Dan Flavin: A Retrospective

Alun Jones, ‘Dan Flavin: A Retrospective’, in: Blueprint (London, UK: April 2006)

DAN FLAVIN: A Retrospective

Hayward Gallery, London, 19 January – 2 April 2006


The first time the work of Dan Flavin bunt its way into my memory was at a show in a Clerkenwell warehouse in the late 90s. Lurking in a darkened corner of this dilapidated building was the ethereal glow of naked fluorescent tubing. It was truly shocking. The seemingly casual arrangement of bald fluorescent battens demanded my attention; the potency of this image haunts me still.

Beneath the door to the Hayward Gallery now is an ominous green glow. On entering you are confronted by “untitled (to you, Heiner, with admiration and affection), 1973”, a fence-like structure of 4 foot green fluorescent tubes that bisects the gallery. The phenomenal presence of this work is quite staggering, filling the whole gallery with pulsating green light; the relationship between the art and the space slowly mutating as your mind and your eyes compete for your attention.

When asked what his work ‘meant’, Flavin famously remarked ‘It is what it is, and it ain’t nothing else.’ But this position hides an intellect and a wealth of philosophical knowledge that underpins his work. Flavin, the son of an Irish - American father and German mother, was schooled at a Catholic Seminary, from which he ran away to join the US Army. After the Korea War, he studied art history at Columbia before dropping out to pursue a career as an artist. Flavin’s work raises many questions about perception, artifice, authorship and the elevation of the mundane. However, the aspect of his work that I find most interesting is the tension between an almost palpable sense of numinous and Flavin’s rejection of his faith. Unsurprisingly parallels are drawn with James Joyce.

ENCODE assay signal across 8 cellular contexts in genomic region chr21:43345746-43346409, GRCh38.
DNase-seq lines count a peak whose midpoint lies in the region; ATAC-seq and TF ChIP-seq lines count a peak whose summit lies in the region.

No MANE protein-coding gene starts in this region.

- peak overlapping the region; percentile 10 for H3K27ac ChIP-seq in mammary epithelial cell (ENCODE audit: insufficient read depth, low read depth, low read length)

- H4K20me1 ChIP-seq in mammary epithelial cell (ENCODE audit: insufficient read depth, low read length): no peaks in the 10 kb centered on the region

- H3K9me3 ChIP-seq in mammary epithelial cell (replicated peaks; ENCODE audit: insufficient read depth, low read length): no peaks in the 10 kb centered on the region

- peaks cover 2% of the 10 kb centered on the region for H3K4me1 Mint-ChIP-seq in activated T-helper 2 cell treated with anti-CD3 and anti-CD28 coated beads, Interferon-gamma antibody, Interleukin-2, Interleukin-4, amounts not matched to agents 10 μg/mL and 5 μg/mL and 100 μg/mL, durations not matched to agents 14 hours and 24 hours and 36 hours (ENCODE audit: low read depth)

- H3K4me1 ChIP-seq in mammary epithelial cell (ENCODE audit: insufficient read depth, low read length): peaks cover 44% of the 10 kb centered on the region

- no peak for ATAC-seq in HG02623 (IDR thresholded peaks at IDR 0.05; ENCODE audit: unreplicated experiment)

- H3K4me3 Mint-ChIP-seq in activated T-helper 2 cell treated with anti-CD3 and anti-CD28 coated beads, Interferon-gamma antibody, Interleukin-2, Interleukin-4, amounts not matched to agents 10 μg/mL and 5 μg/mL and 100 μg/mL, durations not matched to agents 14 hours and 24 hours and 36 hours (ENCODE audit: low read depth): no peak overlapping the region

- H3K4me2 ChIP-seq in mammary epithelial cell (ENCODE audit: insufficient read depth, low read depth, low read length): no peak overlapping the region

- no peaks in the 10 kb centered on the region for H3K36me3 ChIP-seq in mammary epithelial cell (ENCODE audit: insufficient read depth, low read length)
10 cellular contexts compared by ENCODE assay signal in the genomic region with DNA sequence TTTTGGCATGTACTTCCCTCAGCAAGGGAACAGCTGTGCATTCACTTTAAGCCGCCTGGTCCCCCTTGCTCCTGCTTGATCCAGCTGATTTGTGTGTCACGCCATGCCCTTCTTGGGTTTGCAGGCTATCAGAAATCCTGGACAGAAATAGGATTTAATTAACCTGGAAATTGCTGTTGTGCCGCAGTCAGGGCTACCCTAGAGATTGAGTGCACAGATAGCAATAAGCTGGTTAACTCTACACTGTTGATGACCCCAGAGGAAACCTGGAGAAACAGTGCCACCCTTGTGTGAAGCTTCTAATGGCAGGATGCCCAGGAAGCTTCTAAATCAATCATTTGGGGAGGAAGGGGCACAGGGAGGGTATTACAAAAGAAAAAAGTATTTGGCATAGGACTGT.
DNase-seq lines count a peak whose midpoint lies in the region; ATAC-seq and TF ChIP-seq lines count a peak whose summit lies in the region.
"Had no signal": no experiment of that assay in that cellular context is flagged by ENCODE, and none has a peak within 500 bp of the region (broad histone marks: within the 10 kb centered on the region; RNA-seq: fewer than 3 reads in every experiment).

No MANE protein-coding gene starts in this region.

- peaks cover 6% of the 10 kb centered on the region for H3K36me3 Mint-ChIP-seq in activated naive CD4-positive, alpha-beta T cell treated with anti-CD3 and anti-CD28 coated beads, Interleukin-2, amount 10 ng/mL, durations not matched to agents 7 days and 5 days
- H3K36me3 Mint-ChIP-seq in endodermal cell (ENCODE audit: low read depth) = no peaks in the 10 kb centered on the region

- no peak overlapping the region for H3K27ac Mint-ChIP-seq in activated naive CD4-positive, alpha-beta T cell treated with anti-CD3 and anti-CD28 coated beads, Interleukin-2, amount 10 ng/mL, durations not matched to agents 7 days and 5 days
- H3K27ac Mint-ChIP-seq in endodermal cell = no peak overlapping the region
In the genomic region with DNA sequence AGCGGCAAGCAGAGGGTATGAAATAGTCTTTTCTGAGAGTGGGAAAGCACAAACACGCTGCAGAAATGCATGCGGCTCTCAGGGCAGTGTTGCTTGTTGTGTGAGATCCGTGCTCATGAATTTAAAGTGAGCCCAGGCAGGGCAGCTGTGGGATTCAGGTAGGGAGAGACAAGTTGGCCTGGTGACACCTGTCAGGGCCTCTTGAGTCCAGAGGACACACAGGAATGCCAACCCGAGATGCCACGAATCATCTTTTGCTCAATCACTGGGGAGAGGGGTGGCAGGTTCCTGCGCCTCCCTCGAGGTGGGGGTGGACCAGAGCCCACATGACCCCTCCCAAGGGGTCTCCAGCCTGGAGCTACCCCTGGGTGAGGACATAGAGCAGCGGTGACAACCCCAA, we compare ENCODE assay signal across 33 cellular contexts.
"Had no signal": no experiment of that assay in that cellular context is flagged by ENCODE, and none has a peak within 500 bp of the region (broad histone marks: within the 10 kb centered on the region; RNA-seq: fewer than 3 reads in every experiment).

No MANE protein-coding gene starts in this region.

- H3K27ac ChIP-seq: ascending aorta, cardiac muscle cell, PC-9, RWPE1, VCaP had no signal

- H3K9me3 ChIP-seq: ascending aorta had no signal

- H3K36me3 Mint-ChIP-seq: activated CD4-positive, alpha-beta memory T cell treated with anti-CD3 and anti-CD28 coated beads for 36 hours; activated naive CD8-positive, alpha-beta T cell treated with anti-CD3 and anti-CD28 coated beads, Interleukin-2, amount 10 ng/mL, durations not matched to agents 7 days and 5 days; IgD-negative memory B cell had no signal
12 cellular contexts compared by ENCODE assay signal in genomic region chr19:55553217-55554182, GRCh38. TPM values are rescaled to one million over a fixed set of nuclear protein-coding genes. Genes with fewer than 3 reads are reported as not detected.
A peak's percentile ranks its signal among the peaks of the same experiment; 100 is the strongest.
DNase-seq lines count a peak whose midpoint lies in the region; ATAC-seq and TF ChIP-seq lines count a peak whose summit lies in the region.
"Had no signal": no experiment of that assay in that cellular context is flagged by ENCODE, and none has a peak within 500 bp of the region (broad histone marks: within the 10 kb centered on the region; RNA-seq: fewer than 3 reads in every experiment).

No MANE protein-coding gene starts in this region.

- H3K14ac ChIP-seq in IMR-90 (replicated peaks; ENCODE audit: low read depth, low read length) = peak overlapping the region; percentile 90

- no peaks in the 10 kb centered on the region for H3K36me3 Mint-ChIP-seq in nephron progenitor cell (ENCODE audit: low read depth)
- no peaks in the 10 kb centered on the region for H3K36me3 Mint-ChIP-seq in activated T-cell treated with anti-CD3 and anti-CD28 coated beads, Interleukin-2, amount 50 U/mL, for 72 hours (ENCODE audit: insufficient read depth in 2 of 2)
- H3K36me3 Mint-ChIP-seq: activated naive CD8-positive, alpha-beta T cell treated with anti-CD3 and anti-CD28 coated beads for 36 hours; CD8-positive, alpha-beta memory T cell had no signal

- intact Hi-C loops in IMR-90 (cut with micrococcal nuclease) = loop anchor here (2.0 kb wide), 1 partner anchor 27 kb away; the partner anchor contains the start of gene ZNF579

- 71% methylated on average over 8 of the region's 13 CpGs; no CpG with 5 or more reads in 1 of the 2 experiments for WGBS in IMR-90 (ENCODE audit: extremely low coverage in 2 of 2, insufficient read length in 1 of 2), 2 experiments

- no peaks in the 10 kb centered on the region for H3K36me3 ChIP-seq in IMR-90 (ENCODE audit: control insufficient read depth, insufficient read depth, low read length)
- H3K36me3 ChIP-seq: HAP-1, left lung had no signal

At its best Flavin’s work is stunning. The most powerful piece in the exhibition is the installation “untitled (to Jan and Ron Greenberg), 1972”. It takes the form of a screen of back-to-back 8’ tall battens, yellow on one side, green on the other, which fills a space created to house it. Crucially there is a small gap between one of the vertical edges and the wall of the enclosure, which enables a small amount of light from the opposite side of the screen to seep into your view. The power of this piece resides in the relationship between itself and the space it occupies, and the effect that has on your capacity to perceive nothing else. The light occupies your whole being.

In the corner of a gloomy Clerkenwell warehouse a solitary Flavin piece has the capacity to move you, principally by being unlike any other art; but in the context of 50 such pieces in a large gallery, their intrinsic individual power is somewhat undermined by their profusion. Which raises a paradox indeed: do we need a retrospective of Dan Flavin? Is this gathering together anything more than a taxonomical exercise? Or is this the point in history that marks out Flavin as being among those artists worthy of a retrospective? Make no mistake, Flavin’s work is fantastic, and he is without doubt an important artist, but I am not sure that this exhibition is the best way of elucidating such a thing.

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